Hot Swap not working every now and then

I never noticed this behaviour in Idea 4.5, so I guess it's a bug in Irida.
Unfortunately I haven't found a reliable way to reproduce.
Has anybody else also seen this behaviour:

I re-compile, Idea hot swaps without any error messages, but actually the
old code is still run.

Happens mostly when I hot swap for a couple of times in a row.
Also it happens only sporadically, but it makes me trust hot swap not at all.

(using JDK 1.5.0_04 on Windows)

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Successful hotswap doesn't mean that the old code will be abandoned. If there are references kept to the outdated object instances
they will work until the instances are collected. Any new instances of the reloaded class will, however, behave in a new way.

--
Best regards,
Eugene Zhuravlev
Software Developer
JetBrains Inc.
http://www.jetbrains.com
"Develop with pleasure!"

"Stephen Kelvin" <mail@gremlin.info> wrote in message news:ddhlf9$p2m$1@is.intellij.net...
>I never noticed this behaviour in Idea 4.5, so I guess it's a bug in Irida.

Unfortunately I haven't found a reliable way to reproduce.
Has anybody else also seen this behaviour:

>

I re-compile, Idea hot swaps without any error messages, but actually the
old code is still run.

>

Happens mostly when I hot swap for a couple of times in a row.
Also it happens only sporadically, but it makes me trust hot swap not at all.

>

(using JDK 1.5.0_04 on Windows)



0
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Eugene Zhuravlev (JetBrains) wrote:

Successful hotswap doesn't mean that the old code will be abandoned. If there are references kept to the outdated object instances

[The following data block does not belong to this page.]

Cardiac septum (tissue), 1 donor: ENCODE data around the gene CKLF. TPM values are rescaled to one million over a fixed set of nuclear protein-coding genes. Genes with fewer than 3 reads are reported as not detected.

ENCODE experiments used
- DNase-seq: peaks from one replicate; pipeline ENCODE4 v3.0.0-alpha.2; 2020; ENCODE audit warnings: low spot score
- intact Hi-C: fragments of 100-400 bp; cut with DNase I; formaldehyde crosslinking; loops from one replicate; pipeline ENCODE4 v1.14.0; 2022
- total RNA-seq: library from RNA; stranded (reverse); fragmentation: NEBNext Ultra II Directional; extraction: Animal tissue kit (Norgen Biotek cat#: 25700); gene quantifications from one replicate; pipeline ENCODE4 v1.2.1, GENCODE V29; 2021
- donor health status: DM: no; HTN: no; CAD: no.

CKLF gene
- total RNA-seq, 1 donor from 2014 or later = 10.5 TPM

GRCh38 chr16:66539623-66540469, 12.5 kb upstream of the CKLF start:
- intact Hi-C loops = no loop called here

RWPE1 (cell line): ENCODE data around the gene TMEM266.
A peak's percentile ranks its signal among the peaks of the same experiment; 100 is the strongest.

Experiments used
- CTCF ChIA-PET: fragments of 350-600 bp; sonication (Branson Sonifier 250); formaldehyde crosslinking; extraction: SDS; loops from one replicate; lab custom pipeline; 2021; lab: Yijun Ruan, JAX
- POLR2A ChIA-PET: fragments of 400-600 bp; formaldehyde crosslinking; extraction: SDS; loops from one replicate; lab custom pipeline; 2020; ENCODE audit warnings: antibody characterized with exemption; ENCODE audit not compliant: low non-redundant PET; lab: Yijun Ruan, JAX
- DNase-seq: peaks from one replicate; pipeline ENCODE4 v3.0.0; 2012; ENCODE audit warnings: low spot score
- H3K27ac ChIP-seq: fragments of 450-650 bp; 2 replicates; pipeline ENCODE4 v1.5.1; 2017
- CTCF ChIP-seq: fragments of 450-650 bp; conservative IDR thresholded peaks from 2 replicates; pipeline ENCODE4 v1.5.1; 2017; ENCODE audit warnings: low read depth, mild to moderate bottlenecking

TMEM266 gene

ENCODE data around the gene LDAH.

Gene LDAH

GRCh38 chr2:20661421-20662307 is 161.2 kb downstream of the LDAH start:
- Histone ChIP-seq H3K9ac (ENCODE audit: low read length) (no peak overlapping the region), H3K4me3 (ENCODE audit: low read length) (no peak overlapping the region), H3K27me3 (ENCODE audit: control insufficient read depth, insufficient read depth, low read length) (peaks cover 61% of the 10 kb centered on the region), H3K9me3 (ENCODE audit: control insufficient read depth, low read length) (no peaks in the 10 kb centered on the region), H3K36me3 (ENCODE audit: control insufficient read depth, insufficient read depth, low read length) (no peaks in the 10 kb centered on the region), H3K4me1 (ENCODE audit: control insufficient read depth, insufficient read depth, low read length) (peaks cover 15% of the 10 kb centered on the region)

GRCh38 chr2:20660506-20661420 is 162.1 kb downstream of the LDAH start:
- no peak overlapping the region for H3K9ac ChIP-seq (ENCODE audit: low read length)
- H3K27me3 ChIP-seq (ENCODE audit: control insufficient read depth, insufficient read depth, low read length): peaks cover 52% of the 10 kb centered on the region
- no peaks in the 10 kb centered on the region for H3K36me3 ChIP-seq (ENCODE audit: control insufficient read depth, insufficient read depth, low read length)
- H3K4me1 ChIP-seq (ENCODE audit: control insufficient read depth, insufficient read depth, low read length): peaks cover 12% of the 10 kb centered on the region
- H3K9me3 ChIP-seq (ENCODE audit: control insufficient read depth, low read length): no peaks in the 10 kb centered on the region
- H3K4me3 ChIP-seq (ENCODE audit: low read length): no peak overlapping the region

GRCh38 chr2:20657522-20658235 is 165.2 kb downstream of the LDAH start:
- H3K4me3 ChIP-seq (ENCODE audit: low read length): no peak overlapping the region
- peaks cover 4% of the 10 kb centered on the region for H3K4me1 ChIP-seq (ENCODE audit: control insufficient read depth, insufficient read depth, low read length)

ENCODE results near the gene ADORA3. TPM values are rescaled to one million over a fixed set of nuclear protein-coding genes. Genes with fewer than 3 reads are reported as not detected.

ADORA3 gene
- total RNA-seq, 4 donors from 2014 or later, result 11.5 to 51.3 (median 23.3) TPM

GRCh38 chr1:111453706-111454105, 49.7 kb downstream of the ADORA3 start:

they will work until the instances are collected. Any new instances of the reloaded class will, however, behave in a new way.


That's not true - instances are completely unrelated to method (byte code) changes.
Changes to a class will be picked up immediately by instances of the class.
Only if a thread has an active stackframe in method foo() changes to the method will only
be picked up after foo() has been left.

I did some more test and it seems that the problem is caused by using JDK 1.5 (don't know
if it's Idea's fault or a bug in the JDK):
Try this code (note that there ever is only a single instance of Test involved):

public class Test {
private void foo() throws InterruptedException {
while(true) {
Thread.sleep(1000);
print();
System.out.println("---"); // (A)
}
}

private void print() {
System.out.println("..."); // (B)
}

public static void main(String[] args) throws InterruptedException {
new Test().foo();
}
}

Then try this:
1) use JDK 1.4
2) Start to debug
3) Change the string at (B), recompile, hot swap. Note that changes are picked up immediately.